It is impossible to win Wraith: The Oblivion because it is an RPG – much to the disappointment of Pierce Hawthorne. But Transcendence is a reasonable approximation and lets the characters escape from a bad situation.
There are other factions and factors in play. These include the Renegades – or rebels against the status quo of the Hierarchy. There are also the Heretics or those wraiths who constructed a religion after they died. These groups often offer lies and false hopes, and neither provides real solutions to existence as a wraith.
The 20th-anniversary edition of the game updated the setting and rules. So, this version is an expansion rather than a revision. The anniversary edition of the game continues an error from the first edition.
This is something which needs explanation. White Wolf games lean on social conflict. The tensions and potential violence between cliques and affiliations drive the games. For example, the feuding of the vampire clans drives much of the conflict in Vampire the Masquerade. The Hierarchy divides the restless dead by how they died. This division includes death by violence, old age, disease, etcetera. The musician character might be a victim of disease – alcoholism.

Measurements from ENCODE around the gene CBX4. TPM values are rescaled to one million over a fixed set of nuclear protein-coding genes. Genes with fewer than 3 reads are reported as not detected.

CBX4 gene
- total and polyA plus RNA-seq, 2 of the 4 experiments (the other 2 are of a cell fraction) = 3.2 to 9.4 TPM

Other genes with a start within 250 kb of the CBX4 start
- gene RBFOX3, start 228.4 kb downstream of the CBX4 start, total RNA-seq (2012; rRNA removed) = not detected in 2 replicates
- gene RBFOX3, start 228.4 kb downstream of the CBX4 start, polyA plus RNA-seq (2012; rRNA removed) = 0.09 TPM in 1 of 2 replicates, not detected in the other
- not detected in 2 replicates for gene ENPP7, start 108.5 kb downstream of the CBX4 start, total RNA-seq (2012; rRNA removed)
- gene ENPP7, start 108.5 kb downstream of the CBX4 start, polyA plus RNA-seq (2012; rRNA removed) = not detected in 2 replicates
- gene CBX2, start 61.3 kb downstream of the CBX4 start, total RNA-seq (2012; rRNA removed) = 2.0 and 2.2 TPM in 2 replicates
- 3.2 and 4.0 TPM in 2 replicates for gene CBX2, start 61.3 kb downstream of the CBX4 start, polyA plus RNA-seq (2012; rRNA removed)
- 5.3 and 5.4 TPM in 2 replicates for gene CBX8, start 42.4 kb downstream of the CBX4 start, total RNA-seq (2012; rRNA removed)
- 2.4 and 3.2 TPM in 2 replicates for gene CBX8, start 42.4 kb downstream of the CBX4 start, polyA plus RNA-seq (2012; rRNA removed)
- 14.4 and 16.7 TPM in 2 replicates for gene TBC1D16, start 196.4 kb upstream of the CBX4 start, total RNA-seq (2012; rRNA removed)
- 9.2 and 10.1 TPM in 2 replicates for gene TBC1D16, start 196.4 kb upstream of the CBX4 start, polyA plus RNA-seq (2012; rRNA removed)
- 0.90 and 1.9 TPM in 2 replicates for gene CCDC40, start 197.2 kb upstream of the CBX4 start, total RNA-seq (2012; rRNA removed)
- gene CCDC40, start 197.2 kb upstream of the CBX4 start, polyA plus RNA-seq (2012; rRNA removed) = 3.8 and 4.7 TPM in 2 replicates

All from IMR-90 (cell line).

The game does not pursue these groups as the primary source of social conflict. Instead, the game pushes the idea that the power – the arcanoi – characters seek defines social structure. The groups which teach these powers are the guilds – they are nominally illegal under the rule of the Hierarchy. Players will want the various powers and involve the characters with the guilds as much as it gets them the powers. Social division by type of death makes more sense, given the setting. The 20th-anniversary edition does not lean on the division by power as thoroughly as past editions. But the idea is still present. And it is still a problem.